1. Conclusion

As Judge Lebovits noted, good legal writing is clear, concise, and engaging in ways unheard of in college. At the same time, good legal writing should be clear, concise, and engaging in ways that should be heard of before law school. Recognizing the abrupt shift of writing standards in 1L, we should intervene early to implement not only multiple-choice diagnostics, but to also collect non-legal writing samples such as the example I discuss above. The combination of these evaluations allows us to simultaneously encourage extant skills and disabuse our new students of pernicious writing habits.



[1] Hon. Gerald Lebovits, Surviving Your 1L Year (Again): A Primer for First-Year Legal-Writing Adjuncts, 25 Persps.: Teaching Legal Rsch. & Writing 133, 135 (2017).

[2] Bryan Garner, Why Lawyers Can’t Write, A.B.A. J. (Mar. 1, 2013), article/why_lawyers_cant_write (“I’ve been trying, in other words, to say that lawyers on the whole don’t write well and have no clue that they don’t write well.”).

[3] Kari Johnson, Scaffolding on Steroids: Meeting Your Students Where They Are is Harder than Ever . . .  and Easier Than You Think, 31 Second Draft 2, 2-3 (2018).

[4] Id. at 3-4.

[5] See Jan Levine, Leveling the Hill of Sisyphus: Becoming a Professor of Legal Writing, 26 Fla. St. U. L. Rev. 1067, 1072 (1999) (describing the widely acknowledged grueling nature of teaching 1L writing: “Teaching legal writing may be the most demanding teaching job in the law school.”).

[6] See Jeremy Francis, et al., Designing Success: Motivating and Measuring Successful 1L Student Engagement in an Optional, Proficiency-Based Program Teaching Grammar and Punctuation, 21 Legal Writing: J. Legal Writing Inst. 129 (2016); Laurel Currie Oates, et al., The Legal Writing Handbook: Analysis, Research, and Writing (5th ed. 2017) (featuring a diagnostic exam connected to the book material); John D. Schunk, Indirectly Assessing Written and Analysis Skills in a First-Year Legal Writing Course, 40 S.U. L. Rev. 47, 48 (2012).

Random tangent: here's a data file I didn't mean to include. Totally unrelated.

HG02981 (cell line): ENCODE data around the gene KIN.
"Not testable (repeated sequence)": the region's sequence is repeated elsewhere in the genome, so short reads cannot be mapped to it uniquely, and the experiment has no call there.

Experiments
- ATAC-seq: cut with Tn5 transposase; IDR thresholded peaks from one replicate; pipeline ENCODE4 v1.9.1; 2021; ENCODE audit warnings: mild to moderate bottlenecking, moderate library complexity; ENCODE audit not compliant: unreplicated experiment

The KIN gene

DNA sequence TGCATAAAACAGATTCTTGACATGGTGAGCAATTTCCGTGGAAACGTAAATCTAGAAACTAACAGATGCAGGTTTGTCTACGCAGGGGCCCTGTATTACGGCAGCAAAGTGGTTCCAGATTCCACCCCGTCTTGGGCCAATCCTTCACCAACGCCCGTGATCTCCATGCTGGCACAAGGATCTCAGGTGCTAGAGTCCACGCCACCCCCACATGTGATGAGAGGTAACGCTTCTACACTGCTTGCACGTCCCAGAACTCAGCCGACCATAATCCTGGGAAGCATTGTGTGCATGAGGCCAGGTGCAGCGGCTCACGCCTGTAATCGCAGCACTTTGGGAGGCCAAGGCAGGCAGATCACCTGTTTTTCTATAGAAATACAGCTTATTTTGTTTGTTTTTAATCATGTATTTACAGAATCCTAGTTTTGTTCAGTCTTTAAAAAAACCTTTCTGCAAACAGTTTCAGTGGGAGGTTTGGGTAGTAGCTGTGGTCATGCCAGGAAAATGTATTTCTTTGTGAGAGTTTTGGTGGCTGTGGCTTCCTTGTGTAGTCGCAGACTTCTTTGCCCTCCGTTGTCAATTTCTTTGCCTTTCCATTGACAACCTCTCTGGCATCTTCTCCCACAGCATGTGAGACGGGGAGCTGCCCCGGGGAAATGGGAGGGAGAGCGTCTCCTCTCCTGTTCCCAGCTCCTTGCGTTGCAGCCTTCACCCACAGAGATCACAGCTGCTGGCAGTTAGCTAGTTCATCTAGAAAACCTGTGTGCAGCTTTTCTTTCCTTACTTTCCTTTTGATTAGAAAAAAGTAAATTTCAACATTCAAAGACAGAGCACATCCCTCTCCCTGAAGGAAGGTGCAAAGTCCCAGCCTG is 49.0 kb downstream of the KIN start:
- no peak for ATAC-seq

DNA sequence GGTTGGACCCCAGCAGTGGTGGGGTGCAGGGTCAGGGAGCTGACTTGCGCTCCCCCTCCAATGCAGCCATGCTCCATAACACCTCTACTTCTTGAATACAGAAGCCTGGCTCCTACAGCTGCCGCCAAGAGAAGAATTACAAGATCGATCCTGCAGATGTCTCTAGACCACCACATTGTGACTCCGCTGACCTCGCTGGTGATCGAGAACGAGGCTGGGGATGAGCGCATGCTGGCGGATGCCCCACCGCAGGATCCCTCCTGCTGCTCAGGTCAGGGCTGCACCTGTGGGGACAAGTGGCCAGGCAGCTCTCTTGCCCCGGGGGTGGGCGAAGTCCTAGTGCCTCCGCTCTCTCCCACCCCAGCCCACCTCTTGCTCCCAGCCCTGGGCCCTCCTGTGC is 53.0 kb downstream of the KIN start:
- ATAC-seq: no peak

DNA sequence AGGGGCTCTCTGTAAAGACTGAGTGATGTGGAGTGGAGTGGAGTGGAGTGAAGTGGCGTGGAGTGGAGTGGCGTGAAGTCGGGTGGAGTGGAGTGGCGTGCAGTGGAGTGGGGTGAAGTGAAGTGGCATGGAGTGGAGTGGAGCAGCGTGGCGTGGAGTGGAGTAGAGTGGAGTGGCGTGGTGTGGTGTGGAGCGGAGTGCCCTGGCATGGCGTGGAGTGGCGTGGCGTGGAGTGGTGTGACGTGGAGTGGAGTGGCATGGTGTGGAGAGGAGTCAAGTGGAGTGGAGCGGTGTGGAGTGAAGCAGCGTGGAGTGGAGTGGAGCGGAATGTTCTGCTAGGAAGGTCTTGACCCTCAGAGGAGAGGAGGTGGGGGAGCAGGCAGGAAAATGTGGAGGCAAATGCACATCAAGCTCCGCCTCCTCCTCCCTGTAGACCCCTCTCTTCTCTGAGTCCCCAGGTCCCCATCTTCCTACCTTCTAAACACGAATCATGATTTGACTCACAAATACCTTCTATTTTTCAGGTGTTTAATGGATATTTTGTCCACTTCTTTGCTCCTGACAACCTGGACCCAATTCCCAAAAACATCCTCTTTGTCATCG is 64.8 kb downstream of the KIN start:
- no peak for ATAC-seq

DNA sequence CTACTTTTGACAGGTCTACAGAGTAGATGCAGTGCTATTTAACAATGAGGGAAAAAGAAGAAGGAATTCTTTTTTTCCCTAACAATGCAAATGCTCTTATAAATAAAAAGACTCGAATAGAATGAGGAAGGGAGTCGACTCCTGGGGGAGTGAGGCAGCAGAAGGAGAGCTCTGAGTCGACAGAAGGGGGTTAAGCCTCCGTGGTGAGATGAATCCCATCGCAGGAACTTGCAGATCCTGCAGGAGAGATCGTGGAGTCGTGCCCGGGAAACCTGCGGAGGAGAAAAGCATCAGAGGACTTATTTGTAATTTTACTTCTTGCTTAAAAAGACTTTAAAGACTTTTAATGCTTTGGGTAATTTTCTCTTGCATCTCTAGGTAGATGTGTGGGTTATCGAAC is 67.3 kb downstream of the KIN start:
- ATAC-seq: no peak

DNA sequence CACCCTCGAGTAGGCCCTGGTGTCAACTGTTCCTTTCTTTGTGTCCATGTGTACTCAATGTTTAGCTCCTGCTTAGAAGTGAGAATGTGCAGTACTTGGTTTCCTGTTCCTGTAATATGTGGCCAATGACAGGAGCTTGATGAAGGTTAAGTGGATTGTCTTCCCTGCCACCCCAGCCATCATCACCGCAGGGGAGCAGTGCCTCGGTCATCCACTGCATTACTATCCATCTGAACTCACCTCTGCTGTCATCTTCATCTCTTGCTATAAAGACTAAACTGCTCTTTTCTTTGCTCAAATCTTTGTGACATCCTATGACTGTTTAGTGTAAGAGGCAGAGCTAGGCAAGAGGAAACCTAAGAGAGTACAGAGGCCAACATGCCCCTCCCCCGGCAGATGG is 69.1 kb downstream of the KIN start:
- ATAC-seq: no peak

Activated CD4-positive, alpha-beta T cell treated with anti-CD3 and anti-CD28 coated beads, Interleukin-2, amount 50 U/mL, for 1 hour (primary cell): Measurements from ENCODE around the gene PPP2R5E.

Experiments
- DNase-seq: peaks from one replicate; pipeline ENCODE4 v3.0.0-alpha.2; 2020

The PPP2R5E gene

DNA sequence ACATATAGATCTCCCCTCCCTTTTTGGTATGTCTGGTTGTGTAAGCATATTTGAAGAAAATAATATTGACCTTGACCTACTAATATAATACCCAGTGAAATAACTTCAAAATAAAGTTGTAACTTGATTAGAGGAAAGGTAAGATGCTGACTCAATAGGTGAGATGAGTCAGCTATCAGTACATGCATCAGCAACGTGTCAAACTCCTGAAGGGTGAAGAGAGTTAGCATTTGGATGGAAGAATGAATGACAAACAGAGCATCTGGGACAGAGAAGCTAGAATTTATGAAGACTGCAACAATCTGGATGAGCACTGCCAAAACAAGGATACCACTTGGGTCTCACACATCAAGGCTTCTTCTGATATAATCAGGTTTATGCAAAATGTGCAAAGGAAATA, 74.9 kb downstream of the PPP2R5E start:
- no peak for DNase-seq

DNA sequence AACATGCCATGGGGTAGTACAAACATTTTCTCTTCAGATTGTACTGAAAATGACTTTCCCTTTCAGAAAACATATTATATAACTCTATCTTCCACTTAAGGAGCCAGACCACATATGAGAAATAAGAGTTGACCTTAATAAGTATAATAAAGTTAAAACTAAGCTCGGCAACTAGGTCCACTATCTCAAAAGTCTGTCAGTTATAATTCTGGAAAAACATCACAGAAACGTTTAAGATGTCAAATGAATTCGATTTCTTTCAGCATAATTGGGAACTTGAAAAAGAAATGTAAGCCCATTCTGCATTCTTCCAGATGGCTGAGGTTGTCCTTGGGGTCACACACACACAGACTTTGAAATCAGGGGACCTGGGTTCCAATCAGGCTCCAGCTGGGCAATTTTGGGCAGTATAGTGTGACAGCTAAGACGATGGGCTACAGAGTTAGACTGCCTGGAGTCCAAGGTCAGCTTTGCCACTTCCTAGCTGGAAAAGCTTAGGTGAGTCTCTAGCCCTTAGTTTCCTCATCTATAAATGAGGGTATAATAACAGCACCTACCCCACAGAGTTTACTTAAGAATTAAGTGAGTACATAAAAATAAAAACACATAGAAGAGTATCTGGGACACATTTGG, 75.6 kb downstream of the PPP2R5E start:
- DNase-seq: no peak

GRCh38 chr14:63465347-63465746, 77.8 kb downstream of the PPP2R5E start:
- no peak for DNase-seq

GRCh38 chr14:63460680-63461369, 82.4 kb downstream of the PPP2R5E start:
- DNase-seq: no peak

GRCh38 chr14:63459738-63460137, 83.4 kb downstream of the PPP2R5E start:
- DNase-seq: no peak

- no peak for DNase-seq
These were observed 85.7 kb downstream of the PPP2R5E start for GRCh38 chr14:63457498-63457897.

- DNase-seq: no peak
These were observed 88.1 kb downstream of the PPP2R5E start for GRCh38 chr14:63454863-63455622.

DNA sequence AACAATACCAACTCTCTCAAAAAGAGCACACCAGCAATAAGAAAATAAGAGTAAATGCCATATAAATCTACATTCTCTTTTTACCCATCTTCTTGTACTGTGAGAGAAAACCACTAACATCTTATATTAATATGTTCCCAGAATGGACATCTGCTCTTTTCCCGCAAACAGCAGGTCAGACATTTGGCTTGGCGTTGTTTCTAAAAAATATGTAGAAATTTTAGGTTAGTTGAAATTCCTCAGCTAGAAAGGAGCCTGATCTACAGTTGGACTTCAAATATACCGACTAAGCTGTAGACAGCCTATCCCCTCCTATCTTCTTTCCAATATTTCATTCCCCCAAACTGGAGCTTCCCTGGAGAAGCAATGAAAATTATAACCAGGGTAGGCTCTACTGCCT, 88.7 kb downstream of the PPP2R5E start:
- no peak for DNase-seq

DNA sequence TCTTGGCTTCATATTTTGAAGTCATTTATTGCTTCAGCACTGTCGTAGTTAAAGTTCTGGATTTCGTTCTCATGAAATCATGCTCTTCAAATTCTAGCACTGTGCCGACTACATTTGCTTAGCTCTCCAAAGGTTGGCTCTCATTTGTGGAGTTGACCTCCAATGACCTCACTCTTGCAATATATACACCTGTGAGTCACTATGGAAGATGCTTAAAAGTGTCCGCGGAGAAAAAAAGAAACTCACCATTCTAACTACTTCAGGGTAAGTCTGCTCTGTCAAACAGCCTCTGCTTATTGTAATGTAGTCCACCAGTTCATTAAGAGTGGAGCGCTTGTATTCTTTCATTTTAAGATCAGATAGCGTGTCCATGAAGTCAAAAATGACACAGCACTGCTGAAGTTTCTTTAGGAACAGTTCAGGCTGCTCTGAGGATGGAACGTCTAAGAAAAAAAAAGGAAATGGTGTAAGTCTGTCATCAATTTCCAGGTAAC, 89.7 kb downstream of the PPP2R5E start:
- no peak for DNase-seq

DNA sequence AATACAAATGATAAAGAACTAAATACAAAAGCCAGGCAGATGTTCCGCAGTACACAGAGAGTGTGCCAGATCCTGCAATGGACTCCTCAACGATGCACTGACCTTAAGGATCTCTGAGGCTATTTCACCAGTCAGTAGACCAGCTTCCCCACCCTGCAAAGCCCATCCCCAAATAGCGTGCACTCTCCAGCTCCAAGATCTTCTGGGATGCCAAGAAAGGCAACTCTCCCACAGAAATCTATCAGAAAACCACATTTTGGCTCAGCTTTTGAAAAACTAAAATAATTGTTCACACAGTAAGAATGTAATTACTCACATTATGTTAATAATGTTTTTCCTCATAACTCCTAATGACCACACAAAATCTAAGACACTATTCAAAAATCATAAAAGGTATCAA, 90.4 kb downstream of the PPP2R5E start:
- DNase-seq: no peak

[7] See generally Amy N. Farley, et al., A Deeper Look at Bar Success: The Relationship Between Law Student Success, Academic Performance, and Student Characteristics, 16 J. Empirical Legal Stud. 605 (2019); John F. Murphy, Teaching Remedial Problem-Solving Skills to a Law School's Underperforming Students, 16 Nev. L.J. 173, 174 (2015) (“Students in the bottom quarter of the class at the beginning of their 2L year are most at risk for failing the bar exam after graduation.”).

[8] William Strunk Jr. & E.B. White, The Elements of Style (4th ed. 2000).

[9] Rick G. Paszkiet, Style Guidelines, (Sept. 2019), (referring to Strunk & White’s The Elements of Style as “the bible of the economical, careful writer”).

[10] Kristen Nielsen, Self‐Assessment Methods in Writing Instruction: A Conceptual Framework, Successful Practices, and Essential Strategies, 37 J. Rsch. Reading 1, 1 (2014).

[11] Daniel L. Barnett, Triage in the Trenches of the Legal Writing Course: The Theory and Methodology of Analytical Critique, 38 U. Tol. L. Rev. 651, 652 (2007) (explaining that legal writing professors critique a mind-boggling 1200 pages of student writing per year).

[12] See Aluizio Haendchen Filho, et al., An Approach to Evaluate Adherence to the Theme and the Argumentative Structure of Essays, 26 Procedia Comput. Sci. 788, 796-98 (2018); Babak K. Khoshnevisan, The Affordances and Constraints of Automatic Writing Evaluation (AWE) Tools: A Case for Grammarly, 2.2 ARTESOL EFL J. 12, 14-15 (2019).

[13] See Lorelei A. Ortiz, A Heuristic Tool for Teaching Business Writing: Self-Assessment, Knowledge Transfer, and Writing Exercises, 76 Bus. Commc’n Q. 226 (2013); Ricky Lam, Assessment as Learning: Examining a Cycle of Teaching, Learning, and Assessment of Writing in the Portfolio-Based Classroom, 41 Stud. Higher Educ. 1900 (2016).